This is me, scrambling to get some of my container plants into my orangerie ahead of the Polar Vortex.
It's really just a temporary greenhouse that I use for a shade structure, but I like the word "orangerie." It conjures up graceful villas in Provence or Tuscany--which, as you can see here, our humble estate clearly resembles, nutsedge and all.
I took the afternoon off from school because I worked on Saturday, and Sunday was spent draining the fountain and removing the drip timers from faucets so they wouldn't freeze, as well as a few hundred other household chores unrelated to the forecast. So today I took two or three hours to move the plants and pull the greenhouse cover over the frame and secure it. But now everything is snug, and watched over by the Guard Rabbit.
I did this yesterday afternoon, and last night I drifted in and out of sleep listening to the wind howling in advance of the cold front. It filled me, improbably, with a sense of satisfaction and calm--not because my plants and equipment were safe, but because the storm is bigger than me. It is the same feeling I get when I stare at the ocean. I find it a relief to be around something grander than all of my cares.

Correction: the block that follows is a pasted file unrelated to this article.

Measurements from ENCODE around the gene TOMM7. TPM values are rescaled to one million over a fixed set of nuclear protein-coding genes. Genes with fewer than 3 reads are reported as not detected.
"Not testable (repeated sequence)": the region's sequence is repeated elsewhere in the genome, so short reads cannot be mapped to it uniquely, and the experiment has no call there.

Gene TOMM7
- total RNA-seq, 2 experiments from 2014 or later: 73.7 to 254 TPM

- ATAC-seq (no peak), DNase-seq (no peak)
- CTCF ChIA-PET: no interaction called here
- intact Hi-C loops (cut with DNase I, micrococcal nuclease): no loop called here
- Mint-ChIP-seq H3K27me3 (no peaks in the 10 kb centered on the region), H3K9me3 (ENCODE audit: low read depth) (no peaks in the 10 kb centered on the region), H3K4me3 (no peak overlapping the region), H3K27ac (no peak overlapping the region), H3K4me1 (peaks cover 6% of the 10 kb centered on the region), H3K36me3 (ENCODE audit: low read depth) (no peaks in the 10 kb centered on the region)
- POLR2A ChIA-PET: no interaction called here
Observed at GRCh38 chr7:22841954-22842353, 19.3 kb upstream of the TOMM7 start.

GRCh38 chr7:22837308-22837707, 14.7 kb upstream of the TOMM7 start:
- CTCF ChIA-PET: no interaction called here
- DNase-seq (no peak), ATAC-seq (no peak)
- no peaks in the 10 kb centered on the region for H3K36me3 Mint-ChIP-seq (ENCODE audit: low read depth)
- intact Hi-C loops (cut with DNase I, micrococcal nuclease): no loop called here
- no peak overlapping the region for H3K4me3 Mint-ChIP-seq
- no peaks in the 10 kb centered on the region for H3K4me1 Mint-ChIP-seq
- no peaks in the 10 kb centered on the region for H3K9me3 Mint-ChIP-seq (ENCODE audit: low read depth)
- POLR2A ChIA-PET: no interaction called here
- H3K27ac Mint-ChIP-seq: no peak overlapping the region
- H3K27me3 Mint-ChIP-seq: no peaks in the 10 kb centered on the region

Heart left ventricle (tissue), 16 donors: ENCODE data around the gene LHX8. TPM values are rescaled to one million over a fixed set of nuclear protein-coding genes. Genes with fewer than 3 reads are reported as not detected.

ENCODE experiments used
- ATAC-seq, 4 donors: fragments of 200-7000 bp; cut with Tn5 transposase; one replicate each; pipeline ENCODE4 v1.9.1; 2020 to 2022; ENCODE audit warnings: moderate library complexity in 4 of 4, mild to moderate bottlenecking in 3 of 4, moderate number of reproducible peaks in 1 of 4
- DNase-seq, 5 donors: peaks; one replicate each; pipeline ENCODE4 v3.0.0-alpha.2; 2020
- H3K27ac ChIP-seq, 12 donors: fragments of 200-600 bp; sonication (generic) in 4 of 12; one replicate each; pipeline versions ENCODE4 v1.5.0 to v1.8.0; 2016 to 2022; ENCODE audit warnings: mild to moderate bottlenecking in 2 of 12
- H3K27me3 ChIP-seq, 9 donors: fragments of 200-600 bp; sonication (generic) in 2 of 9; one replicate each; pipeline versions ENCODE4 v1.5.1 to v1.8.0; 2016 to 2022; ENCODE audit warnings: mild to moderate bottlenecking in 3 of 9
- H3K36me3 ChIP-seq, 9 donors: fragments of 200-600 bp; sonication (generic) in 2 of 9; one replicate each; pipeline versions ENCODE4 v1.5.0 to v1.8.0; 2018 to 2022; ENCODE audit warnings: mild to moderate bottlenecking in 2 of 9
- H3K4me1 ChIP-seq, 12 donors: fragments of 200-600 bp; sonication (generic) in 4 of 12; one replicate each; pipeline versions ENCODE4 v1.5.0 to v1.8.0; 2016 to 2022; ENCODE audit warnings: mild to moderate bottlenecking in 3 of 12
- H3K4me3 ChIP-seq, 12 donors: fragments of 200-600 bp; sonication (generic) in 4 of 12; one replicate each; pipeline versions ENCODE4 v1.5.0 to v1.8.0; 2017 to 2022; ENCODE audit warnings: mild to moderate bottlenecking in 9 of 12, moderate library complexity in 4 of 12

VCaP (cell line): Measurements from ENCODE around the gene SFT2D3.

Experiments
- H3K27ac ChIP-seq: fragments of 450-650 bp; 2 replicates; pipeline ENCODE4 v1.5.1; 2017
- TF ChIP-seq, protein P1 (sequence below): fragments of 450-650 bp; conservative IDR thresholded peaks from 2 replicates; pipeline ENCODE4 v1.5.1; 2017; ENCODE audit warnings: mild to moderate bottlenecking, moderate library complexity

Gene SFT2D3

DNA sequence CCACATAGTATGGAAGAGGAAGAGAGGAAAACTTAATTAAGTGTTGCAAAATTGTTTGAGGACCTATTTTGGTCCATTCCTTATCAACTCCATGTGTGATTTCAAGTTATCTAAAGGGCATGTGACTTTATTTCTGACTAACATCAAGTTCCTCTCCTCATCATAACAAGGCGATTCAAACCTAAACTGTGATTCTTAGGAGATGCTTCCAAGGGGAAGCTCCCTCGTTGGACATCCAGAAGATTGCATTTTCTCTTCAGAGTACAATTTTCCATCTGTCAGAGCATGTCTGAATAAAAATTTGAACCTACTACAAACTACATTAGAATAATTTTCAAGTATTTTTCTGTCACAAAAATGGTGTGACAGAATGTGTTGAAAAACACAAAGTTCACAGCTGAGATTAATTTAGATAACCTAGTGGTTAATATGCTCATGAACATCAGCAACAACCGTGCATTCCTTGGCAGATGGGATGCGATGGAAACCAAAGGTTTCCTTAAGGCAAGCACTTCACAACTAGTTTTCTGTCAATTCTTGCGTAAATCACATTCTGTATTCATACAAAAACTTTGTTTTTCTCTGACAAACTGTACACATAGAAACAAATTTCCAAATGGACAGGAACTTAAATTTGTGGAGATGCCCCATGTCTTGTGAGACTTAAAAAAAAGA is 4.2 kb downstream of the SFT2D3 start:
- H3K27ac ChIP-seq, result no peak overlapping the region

It is like this every year, isn't it? We stretch out the garden season for as long as we can, and then one day it is time and there is a mad scramble to get it all done before the freeze hits. In years past I was stressed out by it, but this year, it felt right somehow--the rushing around, the urgency. The cheerful panic. It is one way we know that we are alive. We need stress of the fun kind once in a while--it's why we like roller coasters, and skiing, and going downhill on our bicycles. Gardening, like life and roller coaster rides, just wouldn't be as much fun without a few screams.